Madeleine is shell shaped, light spongy cake from Commercy and Liverdun situated in Lorraine region North East of France (marked in blue on the map below). I have been baking this delicacy since last week. The shape, the subtle taste of almond and lemon zest in it makes Madeleine a big hit at home. Last but not least, I feel a bit of connection to these divinely bakegood. Perhaps because of its origin, from the region after which I was named, Lorraine.
There are several versions of history of Madeleine. The most well-known is the following.
In 1755 Stanisław Leszczyński, a Polish King who was at that time in exile in Commercy, Lorraine had a dinner without a dessert afterwards. He insisted to have one. Once the golden brown sweet cakes were presented to him by a young female servant, Stanislaw was happy.
He asked to young servant: What is this called?
Servant: I don’t know Sire. The cakes have no name. We bake them during holidays.
Stanislaw: And what’s your name?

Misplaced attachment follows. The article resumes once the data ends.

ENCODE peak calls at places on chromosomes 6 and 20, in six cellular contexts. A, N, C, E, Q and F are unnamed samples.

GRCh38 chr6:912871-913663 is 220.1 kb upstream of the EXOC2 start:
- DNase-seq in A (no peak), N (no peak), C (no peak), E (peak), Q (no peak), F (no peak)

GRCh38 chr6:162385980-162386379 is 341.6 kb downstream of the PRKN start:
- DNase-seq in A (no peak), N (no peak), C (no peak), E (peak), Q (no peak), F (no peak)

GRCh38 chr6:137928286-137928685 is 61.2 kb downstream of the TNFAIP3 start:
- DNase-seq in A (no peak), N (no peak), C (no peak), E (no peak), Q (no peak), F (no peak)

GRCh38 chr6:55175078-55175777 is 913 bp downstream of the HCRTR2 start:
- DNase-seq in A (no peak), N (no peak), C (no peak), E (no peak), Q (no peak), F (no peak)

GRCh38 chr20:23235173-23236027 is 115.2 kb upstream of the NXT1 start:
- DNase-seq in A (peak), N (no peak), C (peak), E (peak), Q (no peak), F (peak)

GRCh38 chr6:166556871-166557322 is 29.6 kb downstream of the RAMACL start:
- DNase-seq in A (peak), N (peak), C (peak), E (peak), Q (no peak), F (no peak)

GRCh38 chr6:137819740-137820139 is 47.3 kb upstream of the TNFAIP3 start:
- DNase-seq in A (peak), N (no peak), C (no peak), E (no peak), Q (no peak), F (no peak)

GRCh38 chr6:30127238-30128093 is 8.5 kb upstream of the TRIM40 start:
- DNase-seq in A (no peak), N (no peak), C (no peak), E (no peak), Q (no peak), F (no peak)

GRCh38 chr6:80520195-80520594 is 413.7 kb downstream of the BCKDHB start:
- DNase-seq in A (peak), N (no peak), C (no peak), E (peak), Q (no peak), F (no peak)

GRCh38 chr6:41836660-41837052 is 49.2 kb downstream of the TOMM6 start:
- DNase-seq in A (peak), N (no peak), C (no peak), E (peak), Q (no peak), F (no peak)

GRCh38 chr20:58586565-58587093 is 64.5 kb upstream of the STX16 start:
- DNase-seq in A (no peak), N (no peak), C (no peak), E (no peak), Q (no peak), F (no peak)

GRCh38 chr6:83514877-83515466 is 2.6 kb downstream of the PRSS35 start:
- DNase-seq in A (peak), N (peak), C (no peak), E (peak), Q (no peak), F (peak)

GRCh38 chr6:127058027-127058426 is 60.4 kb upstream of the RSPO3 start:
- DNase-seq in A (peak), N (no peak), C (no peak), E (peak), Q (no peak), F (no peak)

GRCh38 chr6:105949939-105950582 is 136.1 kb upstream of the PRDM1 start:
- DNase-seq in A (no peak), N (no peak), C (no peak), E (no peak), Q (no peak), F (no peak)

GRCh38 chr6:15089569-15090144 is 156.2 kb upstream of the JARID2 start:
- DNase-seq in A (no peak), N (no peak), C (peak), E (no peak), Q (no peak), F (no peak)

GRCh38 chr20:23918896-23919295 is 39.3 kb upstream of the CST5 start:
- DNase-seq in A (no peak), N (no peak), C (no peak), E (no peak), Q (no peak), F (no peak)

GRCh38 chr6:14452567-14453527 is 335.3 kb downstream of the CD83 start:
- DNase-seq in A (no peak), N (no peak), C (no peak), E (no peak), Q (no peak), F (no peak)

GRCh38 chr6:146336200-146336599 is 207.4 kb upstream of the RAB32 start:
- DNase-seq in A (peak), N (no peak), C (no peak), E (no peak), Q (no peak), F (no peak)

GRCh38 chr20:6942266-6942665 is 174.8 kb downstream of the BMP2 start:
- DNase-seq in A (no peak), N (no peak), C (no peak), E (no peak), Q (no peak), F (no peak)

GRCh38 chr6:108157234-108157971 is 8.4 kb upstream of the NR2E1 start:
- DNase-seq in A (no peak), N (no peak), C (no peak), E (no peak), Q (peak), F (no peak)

Stanislaw: Alright then. The cakes would be named after you, Madeleine de Commercy.
Stanislaw was very fond of Madeleine. He sent a dozen to his daughter Marie who was married to Louis XV. In Versailles Madeleine became very popular among the nobility there. From there Madeleine has become famous till now.
The second version of Madeleine’s history. According to a source, Madeleine was a name of a young girl who gave this cake in a shape of Saint Jacques Shell to pilgrims of Saint Jacques de Compostela. Fact is that Saint Jacques Shell (the shape of Madeleine) is an emblem for the pilgrims of Saint Jacques de Compostela.
Last version I have gathered of the history of Madeleine. It was Jean Avice the “master of choux pastry,” a pastry chef for Prince Talleyrand (1754-1838) who invented Madeleine in the 19th century by baking little cakes in aspic molds.
Madeleine of Proust
It was Marcel Proust French writer (1871 – 1922), who had contributed to the fame of Madeleine. Proust writes in his most famous work, Ã la recherce du temps perdu (in search of lost time) in several pages about Madeleine. The character in this book puts Madeleine in a cup of blossom tea. This brings back his youth memory. He describes it as the following ‘a little shell of cake, so generously sensual beneath the piety of its stern pleating…’ Never before have I heard such poetic description of one single cake!
I hope you enjoy reading a bit of history of French pastry. Those Madeleines on the pics were baked and photographed by me, Lorraine from Indonesia living in The Netherlands ;-). Recipe of Madeleine au Citron is available in Indonesian, with a translation toolbar on the right side.
Madeleine de Commercy
L’Office du Tourisme du Pays de Commercy